6.3 Some issues for consideration

DEMOCS offer a novel, and perhaps unique approach to public participation on contentious science issues. But how far is the process capable of dealing with the difficulties and uncertainties raised in the examples of engagement processes already considered in this unit, and what benefits might it bring? For example:

  1. How far is this process of group discussion likely to lead to outcomes that are representative of ‘public’ opinion?


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3.4 Consensus conference on plant biotechnology

The first UKNCC (at Regent's College) was hosted by the Science Museum and funded by the Biotechnology and Biological Sciences Research Council (BBSRC). The conference was based on a procedural model developed by the Danish Board of Technology. In Denmark, consensus conferences are held regularly and can be seen to have had unequivocal effects on policy making. Indeed, in a number of instances, Parliament has explicitly incorporated lay-panel recommendations in legislation. For example, lay-p
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2 Summary

Despite claims made for its potential, wave energy can never make any significant contribution to global energy supplies, although it may find a use in coastal communities. The greatest potential from wave energy exists far from shore, but waves are wind-dependent and so supplies are bound to be irregular.


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3.2 Structural domains

Structural domains can serve as spacers, which position other domains in an appropriate orientation or location, or they may permit movement of domains relative to each other. Examples of domains that function as spacers are the heavy and light immunoglobulin constant domains which ‘present’ the working end of the immunoglobulin, i.e. the variable domains, for binding to target antigen (Author(s): The Open University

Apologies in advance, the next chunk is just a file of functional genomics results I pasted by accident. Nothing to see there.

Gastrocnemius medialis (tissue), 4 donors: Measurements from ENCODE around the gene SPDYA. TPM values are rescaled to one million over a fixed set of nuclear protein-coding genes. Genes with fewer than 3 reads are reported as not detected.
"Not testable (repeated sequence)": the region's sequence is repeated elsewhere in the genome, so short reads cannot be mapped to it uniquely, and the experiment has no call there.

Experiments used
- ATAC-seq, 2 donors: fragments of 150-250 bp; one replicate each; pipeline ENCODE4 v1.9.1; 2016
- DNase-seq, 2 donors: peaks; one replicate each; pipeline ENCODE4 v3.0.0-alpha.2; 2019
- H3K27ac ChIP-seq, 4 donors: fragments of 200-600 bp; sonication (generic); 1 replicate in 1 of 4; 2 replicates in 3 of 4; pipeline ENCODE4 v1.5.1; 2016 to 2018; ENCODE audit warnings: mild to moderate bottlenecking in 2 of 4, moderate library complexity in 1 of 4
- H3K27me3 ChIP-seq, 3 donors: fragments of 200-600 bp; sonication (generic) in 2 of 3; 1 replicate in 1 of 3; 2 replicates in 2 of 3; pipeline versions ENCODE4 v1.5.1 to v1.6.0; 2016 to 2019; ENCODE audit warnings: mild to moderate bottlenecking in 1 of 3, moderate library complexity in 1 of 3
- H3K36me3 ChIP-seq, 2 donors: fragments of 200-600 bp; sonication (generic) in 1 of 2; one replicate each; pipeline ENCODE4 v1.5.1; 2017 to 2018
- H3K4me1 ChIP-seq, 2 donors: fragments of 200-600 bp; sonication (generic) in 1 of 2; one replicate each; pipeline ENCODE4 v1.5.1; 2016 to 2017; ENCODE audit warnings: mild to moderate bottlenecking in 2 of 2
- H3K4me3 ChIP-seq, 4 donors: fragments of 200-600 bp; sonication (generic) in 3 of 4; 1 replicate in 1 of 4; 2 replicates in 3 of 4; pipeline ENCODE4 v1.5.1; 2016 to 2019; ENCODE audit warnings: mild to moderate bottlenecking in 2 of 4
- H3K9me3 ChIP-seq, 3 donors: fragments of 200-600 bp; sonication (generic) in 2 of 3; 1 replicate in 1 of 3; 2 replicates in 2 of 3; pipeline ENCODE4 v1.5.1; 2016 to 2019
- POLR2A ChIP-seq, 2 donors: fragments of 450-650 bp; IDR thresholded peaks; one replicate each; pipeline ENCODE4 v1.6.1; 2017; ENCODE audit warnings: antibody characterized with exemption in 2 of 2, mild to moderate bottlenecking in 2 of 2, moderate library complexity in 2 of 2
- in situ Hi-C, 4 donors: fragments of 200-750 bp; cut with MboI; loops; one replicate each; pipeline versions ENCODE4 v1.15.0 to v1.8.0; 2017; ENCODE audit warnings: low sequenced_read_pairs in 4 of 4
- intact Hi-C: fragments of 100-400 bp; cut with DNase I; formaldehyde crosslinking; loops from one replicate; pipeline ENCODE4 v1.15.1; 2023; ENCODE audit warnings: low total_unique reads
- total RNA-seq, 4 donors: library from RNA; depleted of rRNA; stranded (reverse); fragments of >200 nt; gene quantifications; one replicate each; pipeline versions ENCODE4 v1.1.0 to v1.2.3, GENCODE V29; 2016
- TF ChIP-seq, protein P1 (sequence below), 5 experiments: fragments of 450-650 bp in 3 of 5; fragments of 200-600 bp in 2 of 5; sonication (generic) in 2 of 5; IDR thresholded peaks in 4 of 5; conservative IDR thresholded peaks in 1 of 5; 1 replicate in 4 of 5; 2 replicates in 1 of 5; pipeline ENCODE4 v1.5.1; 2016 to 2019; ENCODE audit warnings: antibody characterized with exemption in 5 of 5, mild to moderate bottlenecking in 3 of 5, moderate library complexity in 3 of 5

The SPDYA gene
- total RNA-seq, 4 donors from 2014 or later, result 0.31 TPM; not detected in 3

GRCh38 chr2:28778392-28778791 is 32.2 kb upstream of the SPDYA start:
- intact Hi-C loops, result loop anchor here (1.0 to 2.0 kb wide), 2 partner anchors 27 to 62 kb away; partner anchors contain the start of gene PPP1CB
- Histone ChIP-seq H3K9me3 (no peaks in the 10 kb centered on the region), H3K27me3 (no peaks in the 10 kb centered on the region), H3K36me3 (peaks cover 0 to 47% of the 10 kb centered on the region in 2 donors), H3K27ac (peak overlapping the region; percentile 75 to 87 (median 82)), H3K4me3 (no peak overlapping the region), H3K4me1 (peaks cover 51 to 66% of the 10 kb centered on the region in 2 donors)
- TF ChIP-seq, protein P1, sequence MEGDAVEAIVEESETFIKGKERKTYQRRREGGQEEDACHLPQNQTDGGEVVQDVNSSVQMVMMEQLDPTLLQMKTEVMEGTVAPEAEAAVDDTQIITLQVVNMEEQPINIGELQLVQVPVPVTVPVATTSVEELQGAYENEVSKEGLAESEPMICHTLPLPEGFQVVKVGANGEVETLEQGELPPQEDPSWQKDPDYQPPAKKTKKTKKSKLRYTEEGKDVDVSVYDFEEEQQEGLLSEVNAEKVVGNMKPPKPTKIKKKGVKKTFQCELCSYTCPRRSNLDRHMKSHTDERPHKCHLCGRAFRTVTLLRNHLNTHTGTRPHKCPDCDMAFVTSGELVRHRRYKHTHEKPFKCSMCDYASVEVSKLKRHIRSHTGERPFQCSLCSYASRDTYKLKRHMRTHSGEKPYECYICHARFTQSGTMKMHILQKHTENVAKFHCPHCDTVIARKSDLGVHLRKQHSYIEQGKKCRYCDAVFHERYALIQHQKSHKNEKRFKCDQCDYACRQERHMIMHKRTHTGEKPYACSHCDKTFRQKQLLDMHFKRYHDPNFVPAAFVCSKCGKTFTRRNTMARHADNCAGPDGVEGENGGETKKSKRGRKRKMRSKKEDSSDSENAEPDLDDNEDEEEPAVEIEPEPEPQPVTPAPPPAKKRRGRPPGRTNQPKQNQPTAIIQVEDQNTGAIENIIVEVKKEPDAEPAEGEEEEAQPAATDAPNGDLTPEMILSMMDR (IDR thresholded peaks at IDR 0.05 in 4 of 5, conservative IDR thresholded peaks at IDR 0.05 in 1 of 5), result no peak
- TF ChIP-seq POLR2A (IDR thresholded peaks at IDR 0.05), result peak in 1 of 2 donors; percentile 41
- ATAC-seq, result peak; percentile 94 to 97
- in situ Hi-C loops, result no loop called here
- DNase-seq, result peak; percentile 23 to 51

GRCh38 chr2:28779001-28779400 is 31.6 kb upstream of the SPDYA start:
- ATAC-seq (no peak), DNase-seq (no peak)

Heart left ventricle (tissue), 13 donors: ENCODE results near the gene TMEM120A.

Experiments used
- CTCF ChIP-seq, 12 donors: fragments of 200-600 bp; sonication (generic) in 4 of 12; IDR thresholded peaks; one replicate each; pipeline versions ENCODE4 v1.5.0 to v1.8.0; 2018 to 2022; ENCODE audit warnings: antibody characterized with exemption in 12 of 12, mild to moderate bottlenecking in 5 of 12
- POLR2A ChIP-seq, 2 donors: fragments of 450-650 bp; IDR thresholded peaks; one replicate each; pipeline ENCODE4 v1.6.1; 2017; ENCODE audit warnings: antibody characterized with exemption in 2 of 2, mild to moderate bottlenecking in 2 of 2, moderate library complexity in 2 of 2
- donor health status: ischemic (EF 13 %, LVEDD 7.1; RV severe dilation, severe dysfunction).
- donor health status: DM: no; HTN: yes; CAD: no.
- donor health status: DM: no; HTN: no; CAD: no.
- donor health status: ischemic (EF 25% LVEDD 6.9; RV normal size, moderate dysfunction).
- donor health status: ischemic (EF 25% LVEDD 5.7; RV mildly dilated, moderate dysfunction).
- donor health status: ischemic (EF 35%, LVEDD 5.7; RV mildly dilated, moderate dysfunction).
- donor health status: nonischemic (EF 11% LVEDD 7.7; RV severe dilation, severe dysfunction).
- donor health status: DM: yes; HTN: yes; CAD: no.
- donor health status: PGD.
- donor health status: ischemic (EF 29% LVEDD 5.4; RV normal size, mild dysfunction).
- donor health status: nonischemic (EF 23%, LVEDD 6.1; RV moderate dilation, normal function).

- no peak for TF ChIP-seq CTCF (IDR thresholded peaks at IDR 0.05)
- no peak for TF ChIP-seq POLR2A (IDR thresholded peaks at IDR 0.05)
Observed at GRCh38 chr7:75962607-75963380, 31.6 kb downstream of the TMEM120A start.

8.6 Line spectra: Activity 8 Quasar redshifts

Activity 8: Quasar redshifts

Read Peterson section 1.3.5 (pages 16 and 17) by clicking the link below.

Learning outcomes

After studying this unit you should be able to:

  • explain the meaning of all the newly defined (emboldened) terms introduced in this unit;

  • draw, analyse and interpret position–time, displacement–time, velocity–time and acceleration–time graphs. Where appropriate, you should also be able to relate those graphs one to another and to the functions or equations that describe them, particularly in the case of straight-line graphs;

  • find the derivati
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3.1 The origins of domesticated dogs

Archaeologists and biologists agree that dogs (Canis familiaris) were the first species to become domesticated. Francis Galton, Darwin's younger cousin, suggested at the end of the 19th century that domestication began when humans captured and raised wolf puppies. The resulting adults ate scraps of human food, assisted in hunting and acted as guard dogs around camps. Among the evidence in support of this hypothesis is the observation that tribal people all over the world take wild anim
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1.1 The Sun at visible wavelengths

The Sun is seen as a blindingly bright, yellow object in the sky. The part of the Sun that you normally see is called the photosphere (meaning ‘sphere of light’); this is best thought of as the ‘surface’ of the Sun, although it is very different from the surface of a planet such as Earth. Its diameter is about 1.4 million kilometres, making the Sun's volume roughly one million times that of the Earth. The photosphere is not solid. Rather, it is a thin layer of hot gaseous mater
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3.3 Variation

Fossil rodents are first found in rocks that date from around 65 million years ago (from the Eocene) and are thought to have evolved from insectivore/omnivore-type mammals that lived 100 million years ago (in the Cretaceous period). To say that they evolved from simply means that there probably is a direct line of descent but that the descendants have changed from their forebears. One of the most significant ways that evolutionary change can be brought about is by a process known as na
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5.4 Older Cover

Moving up succession, the next lithotectonic unit is the Older Cover. By referring to Figure 9 and Table 2 in conjunction with the
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7.1 The ascending auditory pathway

Up till now we have dealt with the anatomy of the auditory periphery and how the basic attributes of sound are coded within the auditory periphery. A great deal of additional processing takes place in the neural centres that lie in the auditory brainstem and cerebral cortex. Because localisation and other binaural perceptions depend on the interaction of information arriving at the two ears, we need to study the central auditory centres, since auditory nerves from the two cochleae interact on